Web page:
A more invasive procedure is a percutaneous nephrolithotomy, or PCNL, which involves using a rigid instrument to access the kidney through a small cut in the back. This may sound daunting, but the incision is only about 1 cm and allows for treatment of larger stones in a shorter amount of time. It is also used for people with complicated anatomy, such as those who’ve had kidney transplants.

The best thing you can do is prevent kidney stones from developing in the first place, which is where drinking a lot of water comes in. If you don’t stay hydrated, your urine can become more concentrated with minerals that can develop into kidney stones. This is particularly important to remember during the summer months. Due to both warmer temperatures and the increase in outdoor activity, the risk of becoming dehydrated and developing kidney stones becomes higher.

“It’s hardest to hydrate in the wintertime because you’re not as thirsty but it’s much more important in the summertime because you’re losing much more water to sweat than you realize and so you’re much more dehydrated at baseline than you would normally be,” McGinley said.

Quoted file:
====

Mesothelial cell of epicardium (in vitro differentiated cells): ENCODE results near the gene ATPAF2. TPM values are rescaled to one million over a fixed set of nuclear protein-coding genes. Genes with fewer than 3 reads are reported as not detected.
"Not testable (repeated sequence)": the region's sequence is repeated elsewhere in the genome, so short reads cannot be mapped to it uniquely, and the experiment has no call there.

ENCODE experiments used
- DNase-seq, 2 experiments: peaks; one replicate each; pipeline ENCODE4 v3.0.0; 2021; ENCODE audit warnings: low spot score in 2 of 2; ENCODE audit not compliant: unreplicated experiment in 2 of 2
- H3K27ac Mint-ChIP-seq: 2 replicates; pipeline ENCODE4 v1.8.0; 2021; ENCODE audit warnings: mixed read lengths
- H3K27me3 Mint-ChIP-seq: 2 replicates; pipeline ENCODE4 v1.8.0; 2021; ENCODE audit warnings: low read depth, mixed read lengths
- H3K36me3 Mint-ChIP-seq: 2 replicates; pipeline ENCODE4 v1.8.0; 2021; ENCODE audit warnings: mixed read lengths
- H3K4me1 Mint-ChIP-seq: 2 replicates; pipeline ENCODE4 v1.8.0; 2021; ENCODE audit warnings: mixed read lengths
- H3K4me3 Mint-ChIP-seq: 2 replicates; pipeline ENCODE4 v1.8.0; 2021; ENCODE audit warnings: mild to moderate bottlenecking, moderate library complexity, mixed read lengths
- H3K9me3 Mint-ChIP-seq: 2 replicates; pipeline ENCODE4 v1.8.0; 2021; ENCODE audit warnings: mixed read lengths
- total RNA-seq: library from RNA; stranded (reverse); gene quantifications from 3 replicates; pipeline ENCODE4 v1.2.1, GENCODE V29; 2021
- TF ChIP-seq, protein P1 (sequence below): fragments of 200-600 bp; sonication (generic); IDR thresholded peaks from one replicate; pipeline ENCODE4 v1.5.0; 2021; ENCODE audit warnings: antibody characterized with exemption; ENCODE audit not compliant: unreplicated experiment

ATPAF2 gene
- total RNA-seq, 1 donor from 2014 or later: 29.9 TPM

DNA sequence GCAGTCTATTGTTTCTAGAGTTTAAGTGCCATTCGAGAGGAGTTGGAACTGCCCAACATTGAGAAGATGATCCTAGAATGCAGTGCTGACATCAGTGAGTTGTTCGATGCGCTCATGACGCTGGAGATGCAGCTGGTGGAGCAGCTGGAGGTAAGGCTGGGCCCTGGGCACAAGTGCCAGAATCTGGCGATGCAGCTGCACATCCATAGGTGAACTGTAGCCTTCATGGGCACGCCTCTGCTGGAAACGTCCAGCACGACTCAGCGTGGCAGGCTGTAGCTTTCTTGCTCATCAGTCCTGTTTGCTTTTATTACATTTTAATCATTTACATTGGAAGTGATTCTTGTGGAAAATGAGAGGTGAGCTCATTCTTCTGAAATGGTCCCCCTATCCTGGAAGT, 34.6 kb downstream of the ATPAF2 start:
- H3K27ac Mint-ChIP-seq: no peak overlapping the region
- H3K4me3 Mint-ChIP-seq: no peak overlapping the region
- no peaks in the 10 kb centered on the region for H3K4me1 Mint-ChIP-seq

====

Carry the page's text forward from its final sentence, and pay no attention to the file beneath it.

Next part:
In addition to staying hydrated, there are other things you can do to lower your chances of developing kidney stones that are good steps for staying healthy in general. Here are some of them.

1. Maintain a healthy weight

Obesity increases your risk for kidney stones.

2. Cut back on soda and sweets

Fructose appears to increase the risk of developing kidney stones, so avoiding beverages and foods that contain a lot of sugar or high-fructose corn syrup is recommended. If giving a little pizazz to water makes it an easier choice than soda for you, put lemon or lime juice in it or add sugar-free flavor additives ideally with citrate in them, as citrate/citric acid may prevent the formation of certain types of kidney stones.

3. Reduce your sodium intake

This appears on almost every list of things you can do to improve your health but is especially relevant to preventing kidney stones because salt eventually leads to more calcium in the urine. Cut back not only on salty snacks, but on foods that contain a lot of salt, such as canned soups and packaged snacks.

4. Eat more fruits and veggies and avoid oxalate rich foods

Eating lots of fruits and vegetables makes your urine less acidic, which decreases your chance of getting kidney stones, although you might want to avoid some veggies because of their oxalate content. Foods with a high oxalate content include spinach, beets, sweet potatoes, peanuts, chocolate and coffee. Tea also contains oxalates, although some research suggests that home brewed tea with minimal to no added sugar may be safer than canned/bottled teas and those made from a powder.

As the old saying goes, “an ounce of prevention is worth a pound of cure” when it comes to reducing your risk of kidney stones. But if you do fall victim to a severe case of this uncomfortable condition, Trinity Health Mid-Atlantic and Dr. Sean McGinley stand ready to assist you. Find a urology center near you.